STURGIS — A grueling vintage motorcycle endurance run, which takes riders over 3,600 miles, from sea to shining sea across America, is more than halfway complete.
The Motorcycle Cannonball Run riders got to spend a well-earned day of rest in the Black Hills Monday after rolling into Sturgis Sunday.
Motorcycle Land speed record holder, Jody Perewitz, is on her first trip as a cannonballer, and is one of only four lady riders on the run this year.
“It is the most grueling, awesome, craziest race,” she said. “It is cool. It’s very cool.”
Perewitz said the hardest part for her has been getting the timing right.
“We have to leave at a certain time and then we have to be in by a certain time,” she explained. “So it doesn’t leave much room for error and you can’t stop. So I’m seeing all these cool places and wanting to stop and be a tourist, but I can’t!”
She said her favorite part of the adventure has been the cannonballers themselves.
“I grew up in the motorcycle industry, motorcycles are all I know,” she said. “But this is a whole new world, because these guys are all so passionate about these old bikes, and you gotta be to do this.”
Navigating the back roads and bi-ways of America without the use of a modern GPS system was one thing Perewitz was concerned about. Each morning, 15 minutes before the days run starts, the riders are given a scroll with the route they must travel that day printed on it. The scrolls are loaded into a box mounted on the front of their bike that they have to manually crank to scroll up or down.
“I actually picked it up pretty quick and now I don’t think it’s an issue at all,” she said. “There’s three of us that have been riding together and they all nominated me navigator, so I guess I’m doing a good job!”
Commercial airline pilot Andrea Labarbara, who is also on her first Motorcycle Cannonball Run, took a few minutes to reminisce about the ride thus far.
“It’s been great,” she said. “It’s a huge welcome when you’re coming in and people are cheering.”
Labarbara said she and her support team were so well prepared for any challenges the run might muster that she’d be hard pressed to describe any part of the trip as difficult.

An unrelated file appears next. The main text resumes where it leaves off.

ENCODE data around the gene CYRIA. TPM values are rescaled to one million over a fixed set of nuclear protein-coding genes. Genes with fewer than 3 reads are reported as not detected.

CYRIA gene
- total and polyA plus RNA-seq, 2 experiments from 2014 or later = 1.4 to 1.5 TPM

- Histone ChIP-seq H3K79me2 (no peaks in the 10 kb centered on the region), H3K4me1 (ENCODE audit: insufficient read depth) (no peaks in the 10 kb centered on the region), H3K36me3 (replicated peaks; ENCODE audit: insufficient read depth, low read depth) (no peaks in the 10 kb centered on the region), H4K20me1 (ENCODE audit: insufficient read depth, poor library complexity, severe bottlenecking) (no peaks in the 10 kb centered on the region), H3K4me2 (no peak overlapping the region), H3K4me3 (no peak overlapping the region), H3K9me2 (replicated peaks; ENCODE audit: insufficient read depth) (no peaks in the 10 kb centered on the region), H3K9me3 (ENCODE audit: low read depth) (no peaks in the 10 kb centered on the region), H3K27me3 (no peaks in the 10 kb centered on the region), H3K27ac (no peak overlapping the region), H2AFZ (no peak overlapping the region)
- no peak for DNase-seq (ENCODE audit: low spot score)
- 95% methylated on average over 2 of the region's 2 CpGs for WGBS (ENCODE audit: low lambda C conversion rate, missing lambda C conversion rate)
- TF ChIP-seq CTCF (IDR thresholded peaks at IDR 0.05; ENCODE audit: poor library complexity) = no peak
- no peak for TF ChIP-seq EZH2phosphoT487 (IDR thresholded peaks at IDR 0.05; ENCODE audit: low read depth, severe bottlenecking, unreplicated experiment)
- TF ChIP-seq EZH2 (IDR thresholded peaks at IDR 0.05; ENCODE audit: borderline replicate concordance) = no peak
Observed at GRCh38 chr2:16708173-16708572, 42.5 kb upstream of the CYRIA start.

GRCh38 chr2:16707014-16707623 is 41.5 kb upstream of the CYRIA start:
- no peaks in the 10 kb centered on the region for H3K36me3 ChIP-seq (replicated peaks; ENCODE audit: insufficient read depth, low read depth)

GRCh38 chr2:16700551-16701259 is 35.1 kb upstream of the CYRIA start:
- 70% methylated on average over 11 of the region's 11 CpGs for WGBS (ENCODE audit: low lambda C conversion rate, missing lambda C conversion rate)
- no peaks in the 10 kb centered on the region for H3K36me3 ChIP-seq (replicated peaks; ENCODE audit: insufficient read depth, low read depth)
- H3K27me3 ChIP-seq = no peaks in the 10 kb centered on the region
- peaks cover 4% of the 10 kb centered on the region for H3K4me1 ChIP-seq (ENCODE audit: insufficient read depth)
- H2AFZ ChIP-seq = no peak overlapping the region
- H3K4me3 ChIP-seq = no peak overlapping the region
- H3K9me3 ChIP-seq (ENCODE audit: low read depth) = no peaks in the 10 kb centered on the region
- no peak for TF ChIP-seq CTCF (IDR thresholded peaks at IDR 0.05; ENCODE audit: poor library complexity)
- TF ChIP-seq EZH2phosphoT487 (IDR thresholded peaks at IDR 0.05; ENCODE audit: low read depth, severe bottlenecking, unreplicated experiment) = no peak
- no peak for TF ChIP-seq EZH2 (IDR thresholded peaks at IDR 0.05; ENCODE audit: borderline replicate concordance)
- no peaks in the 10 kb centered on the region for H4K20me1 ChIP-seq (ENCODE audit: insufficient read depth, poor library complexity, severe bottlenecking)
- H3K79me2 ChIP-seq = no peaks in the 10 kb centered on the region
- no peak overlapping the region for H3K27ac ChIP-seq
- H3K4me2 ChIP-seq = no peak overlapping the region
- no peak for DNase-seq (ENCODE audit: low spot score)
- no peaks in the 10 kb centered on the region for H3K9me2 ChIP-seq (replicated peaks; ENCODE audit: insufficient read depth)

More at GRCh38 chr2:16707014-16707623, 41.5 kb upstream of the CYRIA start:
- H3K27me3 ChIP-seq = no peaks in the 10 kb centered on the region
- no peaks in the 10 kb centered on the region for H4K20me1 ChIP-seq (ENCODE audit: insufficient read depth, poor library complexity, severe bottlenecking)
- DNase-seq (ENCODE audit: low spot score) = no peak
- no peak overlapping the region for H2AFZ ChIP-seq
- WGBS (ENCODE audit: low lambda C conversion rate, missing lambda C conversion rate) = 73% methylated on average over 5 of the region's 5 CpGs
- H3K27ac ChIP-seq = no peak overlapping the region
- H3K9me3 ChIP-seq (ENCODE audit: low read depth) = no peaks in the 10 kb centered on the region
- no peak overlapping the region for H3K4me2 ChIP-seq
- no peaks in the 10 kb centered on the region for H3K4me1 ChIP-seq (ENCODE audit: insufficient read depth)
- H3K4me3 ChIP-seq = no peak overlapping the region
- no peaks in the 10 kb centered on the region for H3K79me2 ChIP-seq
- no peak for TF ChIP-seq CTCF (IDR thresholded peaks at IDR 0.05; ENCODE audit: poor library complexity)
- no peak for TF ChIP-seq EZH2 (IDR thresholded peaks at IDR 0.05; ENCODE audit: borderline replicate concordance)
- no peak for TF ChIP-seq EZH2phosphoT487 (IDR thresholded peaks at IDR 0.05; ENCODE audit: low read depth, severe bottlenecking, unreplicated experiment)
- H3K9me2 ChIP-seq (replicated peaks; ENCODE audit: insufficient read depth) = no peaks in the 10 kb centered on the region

“Something could happen at any moment, but the bike is great, I’m fine, we have clothing, we have everything,” she said. “I was inviting the rain. I was hoping it would rain because I was so prepared I thought it would give me a leg up.”
Kevin Brassard is a member of Labarbara’s support team. He said the most daunting thing for him has been the constant fine-tuning that goes into every bike on a nightly basis and the pressure of making sure the antique machines hold together for such a strenuous journey.
“We’ve got to change the oil every night, lubricate all the valves, check clutches, check tire pressures, nut and bolt everything on the bike,” He said. “It’s an easy job but it has to be exact.”
Brassard said he’d like to ride in the run some day.
“I’d like to, I’ve got to get a lot more practice.”
As of Stage No. 9, both Perewitz and Labarbara are among the 54 percent of the riders that are maintaining a perfect mile count so far in the run. With so many perfect scores, the placement standing comes down to the age of the bike. Labarbara is in fifth place with her 1913 Henderson, and Perewitz is in 40th place with her 1926 Harley Davidson JD. In first place is Chris Tribbey riding the oldest bike in this year’s run, a 1911 Excelsior K Single.
The Cannonball continues Tuesday with stage No. 10 taking the riders from Sturgis to Billings, Mont.
Follow along to the end of the run in the hard copy edition and on the Black Hills Pioneer website.
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